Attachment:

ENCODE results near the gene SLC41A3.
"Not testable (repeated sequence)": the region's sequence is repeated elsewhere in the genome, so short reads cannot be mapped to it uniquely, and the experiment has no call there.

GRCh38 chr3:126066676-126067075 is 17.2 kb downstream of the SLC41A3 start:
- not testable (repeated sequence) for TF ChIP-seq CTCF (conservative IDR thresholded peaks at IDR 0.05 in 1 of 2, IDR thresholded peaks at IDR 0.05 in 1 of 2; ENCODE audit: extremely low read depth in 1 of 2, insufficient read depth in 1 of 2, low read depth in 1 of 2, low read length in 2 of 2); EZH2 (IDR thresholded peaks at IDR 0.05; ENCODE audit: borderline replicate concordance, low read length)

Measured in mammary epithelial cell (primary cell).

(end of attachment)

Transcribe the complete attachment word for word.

ENCODE results near the gene SLC41A3.
"Not testable (repeated sequence)": the region's sequence is repeated elsewhere in the genome, so short reads cannot be mapped to it uniquely, and the experiment has no call there.

GRCh38 chr3:126066676-126067075 is 17.2 kb downstream of the SLC41A3 start:
- not testable (repeated sequence) for TF ChIP-seq CTCF (conservative IDR thresholded peaks at IDR 0.05 in 1 of 2, IDR thresholded peaks at IDR 0.05 in 1 of 2; ENCODE audit: extremely low read depth in 1 of 2, insufficient read depth in 1 of 2, low read depth in 1 of 2, low read length in 2 of 2); EZH2 (IDR thresholded peaks at IDR 0.05; ENCODE audit: borderline replicate concordance, low read length)

Measured in mammary epithelial cell (primary cell).